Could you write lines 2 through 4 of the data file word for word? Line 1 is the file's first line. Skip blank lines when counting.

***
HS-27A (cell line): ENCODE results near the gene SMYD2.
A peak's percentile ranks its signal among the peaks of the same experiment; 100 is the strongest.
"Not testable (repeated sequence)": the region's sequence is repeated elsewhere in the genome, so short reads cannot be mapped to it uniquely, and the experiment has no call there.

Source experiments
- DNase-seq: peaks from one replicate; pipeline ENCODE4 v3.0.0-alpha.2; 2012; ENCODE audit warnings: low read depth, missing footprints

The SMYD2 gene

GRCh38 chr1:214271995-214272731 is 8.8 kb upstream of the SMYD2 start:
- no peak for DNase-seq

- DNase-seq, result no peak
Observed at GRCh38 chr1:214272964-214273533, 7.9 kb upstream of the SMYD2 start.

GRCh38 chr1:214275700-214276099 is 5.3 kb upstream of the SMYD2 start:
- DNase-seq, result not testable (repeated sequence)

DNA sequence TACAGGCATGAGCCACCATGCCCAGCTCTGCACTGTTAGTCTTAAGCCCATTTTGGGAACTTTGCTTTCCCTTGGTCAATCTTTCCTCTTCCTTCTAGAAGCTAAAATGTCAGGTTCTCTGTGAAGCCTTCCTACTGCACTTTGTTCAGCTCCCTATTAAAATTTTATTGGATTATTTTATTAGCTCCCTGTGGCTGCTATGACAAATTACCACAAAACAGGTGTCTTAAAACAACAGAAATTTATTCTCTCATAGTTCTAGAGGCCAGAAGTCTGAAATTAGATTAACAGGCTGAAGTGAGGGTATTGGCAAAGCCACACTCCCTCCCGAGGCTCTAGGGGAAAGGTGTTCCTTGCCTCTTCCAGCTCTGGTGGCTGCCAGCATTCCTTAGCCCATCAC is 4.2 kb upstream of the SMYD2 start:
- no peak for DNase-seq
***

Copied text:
A peak's percentile ranks its signal among the peaks of the same experiment; 100 is the strongest.
"Not testable (repeated sequence)": the region's sequence is repeated elsewhere in the genome, so short reads cannot be mapped to it uniquely, and the experiment has no call there.

Source experiments